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Peritonitis: Caused by Liver Disease

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The two types of peritonitis, (literally, the inflammation of the thin membrane covering the organs inside of the abdominal wall and lining it, known as the peritoneum), are known as primary and secondary peritonitis. While both can be very serious, secondary peritonitis is more common and is caused an infection coming into the peritoneum via the biliary or gastrointestinal tract.

The less common form, known as primary peritonitis, is caused by infection from the blood and lymph nodes which spreads to the peritoneum. Since both types of peritonitis are quite dangerous and potentially life threatening if not quickly diagnosed and treated, please be extremely alert and responsible to get immediate medical attention if you are experiencing any of the following symptoms:

The signs and symptoms of peritonitis include:
Extreme thirst
Loss of appetite
Chills, Fever
Swelling and tenderness in the abdomen with pain ranging from dull aches to severe, sharp pain
Nausea and vomiting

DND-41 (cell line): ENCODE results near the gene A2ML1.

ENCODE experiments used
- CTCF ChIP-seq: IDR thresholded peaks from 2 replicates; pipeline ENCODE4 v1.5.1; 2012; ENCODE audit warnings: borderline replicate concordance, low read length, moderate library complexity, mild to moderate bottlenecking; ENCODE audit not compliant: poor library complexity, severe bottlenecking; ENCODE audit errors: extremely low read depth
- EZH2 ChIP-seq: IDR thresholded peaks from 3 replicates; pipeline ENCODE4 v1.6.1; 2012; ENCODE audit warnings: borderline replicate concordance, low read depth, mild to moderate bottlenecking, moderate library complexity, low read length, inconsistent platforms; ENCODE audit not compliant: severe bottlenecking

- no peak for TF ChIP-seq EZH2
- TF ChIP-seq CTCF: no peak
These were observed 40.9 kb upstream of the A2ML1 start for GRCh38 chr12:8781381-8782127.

Reduced or limited urine output
Inability to pass gas or stool

Liver disease is a major factor in causing primary peritonitis, as the build up of fluid in the abdomen can create an environment conducive to the growth of bacteria.

Among the many causes of secondary peritonitis are tears or holes in the biliary or gastrointestinal tract which allow enzymes, bile and or bacteria to seep into the peritoneum. These holes or tears can be a result of a number of different conditions, including: pancreatitis, a ruptured appendix, stomach ulcer, Crohn's disease, or diverticulitis. Another possible cause is peritoneal dialysis. During this process, blood vessels in the peritoneum are used to filter waste from your blood if the kidneys are ill-equipped to perform this function.

This condition may be treated with surgery and/or medication. For more on this topic please consult your physician or follow the link below:

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We value and respect our HERWriters' experiences, but everyone is different. Many of our writers are speaking from personal experience, and what's worked for them may not work for you. Their articles are not a substitute for medical advice, although we hope you can gain knowledge from their insight.